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Hackers turn Robin Hood and start donating extorted cash to charities

This news post is 10 months old
 

Bitcoin transactions given to prominent charities

Hackers are donating cash to charities, stolen from companies across the globe.

Hacking group Darkside says it has extorted millions of dollars but is giving away to good causes because it “wants to make the world a better place”.  

It posted receipts on the dark web for $10,000 Bitcoin donations to two charities.

One of the recipients, children International, said it would not accept the funds.

The other, The Water Project, has yet to comment.

Darkside says they only target large profitable companies with their ransomware attacks.

The attacks hold organisations' IT systems hostage until a ransom is paid.

They wrote: "We think that it's fair that some of the money the companies have paid will go to charity.

"No matter how bad you think our work is, we are pleased to know that we helped changed someone's life. Today we sended (sic) the first donations."

The cyber-criminals posted the donation along with tax receipts they received in exchange for the 0.88 Bitcoin they had sent to two charities, The Water Project and Children International supports children, families and communities in India, the Philippines, Colombia, Ecuador, Zambia, the Dominican Republic, Guatemala, Honduras, Mexico and the United States.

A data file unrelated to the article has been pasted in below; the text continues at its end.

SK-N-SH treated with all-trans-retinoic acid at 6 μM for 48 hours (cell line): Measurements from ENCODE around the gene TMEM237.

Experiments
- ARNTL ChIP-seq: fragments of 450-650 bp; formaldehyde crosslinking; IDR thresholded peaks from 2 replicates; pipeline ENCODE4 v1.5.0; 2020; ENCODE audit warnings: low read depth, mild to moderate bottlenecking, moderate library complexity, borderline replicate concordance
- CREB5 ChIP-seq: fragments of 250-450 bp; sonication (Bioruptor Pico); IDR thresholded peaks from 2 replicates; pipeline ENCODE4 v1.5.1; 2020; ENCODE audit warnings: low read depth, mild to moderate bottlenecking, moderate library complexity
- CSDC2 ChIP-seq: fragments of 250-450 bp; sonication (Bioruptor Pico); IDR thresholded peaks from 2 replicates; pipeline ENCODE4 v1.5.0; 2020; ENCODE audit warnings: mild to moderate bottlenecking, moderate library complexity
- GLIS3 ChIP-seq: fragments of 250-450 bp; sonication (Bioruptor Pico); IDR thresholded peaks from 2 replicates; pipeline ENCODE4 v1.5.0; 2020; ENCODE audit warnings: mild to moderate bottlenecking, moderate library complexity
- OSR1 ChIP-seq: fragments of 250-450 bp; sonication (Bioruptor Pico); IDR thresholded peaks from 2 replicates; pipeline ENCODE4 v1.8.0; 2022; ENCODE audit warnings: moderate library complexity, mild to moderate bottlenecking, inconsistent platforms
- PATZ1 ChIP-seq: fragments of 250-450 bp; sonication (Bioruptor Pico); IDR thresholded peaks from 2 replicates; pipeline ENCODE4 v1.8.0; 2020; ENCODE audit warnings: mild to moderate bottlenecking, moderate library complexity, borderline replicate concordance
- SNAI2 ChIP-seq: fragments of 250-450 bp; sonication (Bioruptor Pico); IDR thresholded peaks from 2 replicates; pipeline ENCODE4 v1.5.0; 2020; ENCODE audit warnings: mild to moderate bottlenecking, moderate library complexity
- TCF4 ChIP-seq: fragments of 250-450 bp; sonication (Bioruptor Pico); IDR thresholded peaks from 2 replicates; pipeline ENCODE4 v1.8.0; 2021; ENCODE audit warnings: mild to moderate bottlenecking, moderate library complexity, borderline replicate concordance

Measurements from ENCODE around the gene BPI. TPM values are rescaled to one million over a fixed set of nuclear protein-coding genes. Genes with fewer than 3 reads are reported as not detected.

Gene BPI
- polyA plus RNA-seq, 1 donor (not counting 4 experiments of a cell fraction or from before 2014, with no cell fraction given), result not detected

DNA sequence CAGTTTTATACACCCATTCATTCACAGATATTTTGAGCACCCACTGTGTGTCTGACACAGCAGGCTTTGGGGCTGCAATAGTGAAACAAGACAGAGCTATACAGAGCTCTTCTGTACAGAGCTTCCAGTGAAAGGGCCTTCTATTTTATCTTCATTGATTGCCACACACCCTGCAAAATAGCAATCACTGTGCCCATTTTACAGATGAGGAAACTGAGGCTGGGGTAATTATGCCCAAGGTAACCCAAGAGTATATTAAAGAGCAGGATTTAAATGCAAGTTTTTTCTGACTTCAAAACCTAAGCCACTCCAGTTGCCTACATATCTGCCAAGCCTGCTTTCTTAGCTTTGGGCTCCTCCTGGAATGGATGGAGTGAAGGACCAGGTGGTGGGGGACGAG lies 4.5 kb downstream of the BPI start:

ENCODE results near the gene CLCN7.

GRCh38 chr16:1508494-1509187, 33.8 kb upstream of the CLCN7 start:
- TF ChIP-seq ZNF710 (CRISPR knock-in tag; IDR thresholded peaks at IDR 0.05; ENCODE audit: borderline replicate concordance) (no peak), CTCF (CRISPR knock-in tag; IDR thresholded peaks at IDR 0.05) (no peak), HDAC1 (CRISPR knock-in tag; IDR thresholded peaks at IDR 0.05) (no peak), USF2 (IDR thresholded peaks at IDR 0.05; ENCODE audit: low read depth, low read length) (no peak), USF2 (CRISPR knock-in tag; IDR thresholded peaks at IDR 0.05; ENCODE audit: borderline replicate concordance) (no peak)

A Children International spokesperson said: "If the donation is linked to a hacker, we have no intention of keeping it".

While Darkside is a relatively new hacking group, it may have links to other cyber-criminal groups responsible for high-profile attacks on companies including Travelex, which was crippled by ransomware in January.

Crypto-currency investigator Philip Gradwell from Chainanalysis said: "If you walked into a charity shop with an anonymous mask on and donated £10,000 in cash, then asked for a taxable receipt, questions should probably be asked - and it's no different.

"It's right to say that researchers and law enforcement have become adept at tracing crypto-currency funds as they are moved around from wallet to wallet. But finding who actually owns each wallet is far more complicated.

"By allowing anonymous donations from potentially illicit sources, it opens up the danger of money laundering.

"All crypto-currency businesses need a full range of Anti-Money Laundering measures including a Know Your Customer (KYC) program of basic background checks, so that they can understand who is behind the transactions their business facilitates."

 

Comments

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Lok Yue
10 months ago

Anyone accepting money from these criminal becomes complicit in their criminal activity. This is not Robin Hood stuff: this is money laundering